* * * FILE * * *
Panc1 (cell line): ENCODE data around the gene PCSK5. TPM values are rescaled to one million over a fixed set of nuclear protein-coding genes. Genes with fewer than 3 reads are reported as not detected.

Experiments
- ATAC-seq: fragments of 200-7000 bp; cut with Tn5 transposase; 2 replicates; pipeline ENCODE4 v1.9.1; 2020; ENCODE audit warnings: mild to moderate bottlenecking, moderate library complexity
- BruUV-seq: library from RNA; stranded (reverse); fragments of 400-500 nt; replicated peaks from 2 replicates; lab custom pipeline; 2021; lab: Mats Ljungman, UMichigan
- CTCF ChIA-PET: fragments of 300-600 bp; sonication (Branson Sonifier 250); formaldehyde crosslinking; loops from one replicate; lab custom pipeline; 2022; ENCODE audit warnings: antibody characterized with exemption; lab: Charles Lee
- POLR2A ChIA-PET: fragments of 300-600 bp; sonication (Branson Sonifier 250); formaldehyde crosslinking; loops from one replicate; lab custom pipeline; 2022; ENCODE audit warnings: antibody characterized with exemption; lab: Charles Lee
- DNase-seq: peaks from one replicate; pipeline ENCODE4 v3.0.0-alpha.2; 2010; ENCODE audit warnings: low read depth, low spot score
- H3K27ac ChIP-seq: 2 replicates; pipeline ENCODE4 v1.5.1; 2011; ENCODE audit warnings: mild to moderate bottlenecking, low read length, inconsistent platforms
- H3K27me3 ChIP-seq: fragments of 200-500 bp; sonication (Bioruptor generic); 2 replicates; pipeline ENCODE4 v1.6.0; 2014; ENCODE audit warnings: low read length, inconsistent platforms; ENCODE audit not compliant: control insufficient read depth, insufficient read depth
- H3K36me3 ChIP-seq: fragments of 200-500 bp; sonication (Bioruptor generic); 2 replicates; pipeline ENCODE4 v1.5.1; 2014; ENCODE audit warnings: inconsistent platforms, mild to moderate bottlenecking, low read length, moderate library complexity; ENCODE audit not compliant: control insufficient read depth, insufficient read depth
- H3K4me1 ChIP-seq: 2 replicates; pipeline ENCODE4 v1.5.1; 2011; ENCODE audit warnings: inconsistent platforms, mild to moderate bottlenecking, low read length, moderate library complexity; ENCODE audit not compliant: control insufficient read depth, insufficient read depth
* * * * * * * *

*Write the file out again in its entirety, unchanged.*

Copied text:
Panc1 (cell line): ENCODE data around the gene PCSK5. TPM values are rescaled to one million over a fixed set of nuclear protein-coding genes. Genes with fewer than 3 reads are reported as not detected.

Experiments
- ATAC-seq: fragments of 200-7000 bp; cut with Tn5 transposase; 2 replicates; pipeline ENCODE4 v1.9.1; 2020; ENCODE audit warnings: mild to moderate bottlenecking, moderate library complexity
- BruUV-seq: library from RNA; stranded (reverse); fragments of 400-500 nt; replicated peaks from 2 replicates; lab custom pipeline; 2021; lab: Mats Ljungman, UMichigan
- CTCF ChIA-PET: fragments of 300-600 bp; sonication (Branson Sonifier 250); formaldehyde crosslinking; loops from one replicate; lab custom pipeline; 2022; ENCODE audit warnings: antibody characterized with exemption; lab: Charles Lee
- POLR2A ChIA-PET: fragments of 300-600 bp; sonication (Branson Sonifier 250); formaldehyde crosslinking; loops from one replicate; lab custom pipeline; 2022; ENCODE audit warnings: antibody characterized with exemption; lab: Charles Lee
- DNase-seq: peaks from one replicate; pipeline ENCODE4 v3.0.0-alpha.2; 2010; ENCODE audit warnings: low read depth, low spot score
- H3K27ac ChIP-seq: 2 replicates; pipeline ENCODE4 v1.5.1; 2011; ENCODE audit warnings: mild to moderate bottlenecking, low read length, inconsistent platforms
- H3K27me3 ChIP-seq: fragments of 200-500 bp; sonication (Bioruptor generic); 2 replicates; pipeline ENCODE4 v1.6.0; 2014; ENCODE audit warnings: low read length, inconsistent platforms; ENCODE audit not compliant: control insufficient read depth, insufficient read depth
- H3K36me3 ChIP-seq: fragments of 200-500 bp; sonication (Bioruptor generic); 2 replicates; pipeline ENCODE4 v1.5.1; 2014; ENCODE audit warnings: inconsistent platforms, mild to moderate bottlenecking, low read length, moderate library complexity; ENCODE audit not compliant: control insufficient read depth, insufficient read depth
- H3K4me1 ChIP-seq: 2 replicates; pipeline ENCODE4 v1.5.1; 2011; ENCODE audit warnings: inconsistent platforms, mild to moderate bottlenecking, low read length, moderate library complexity; ENCODE audit not compliant: control insufficient read depth, insufficient read depth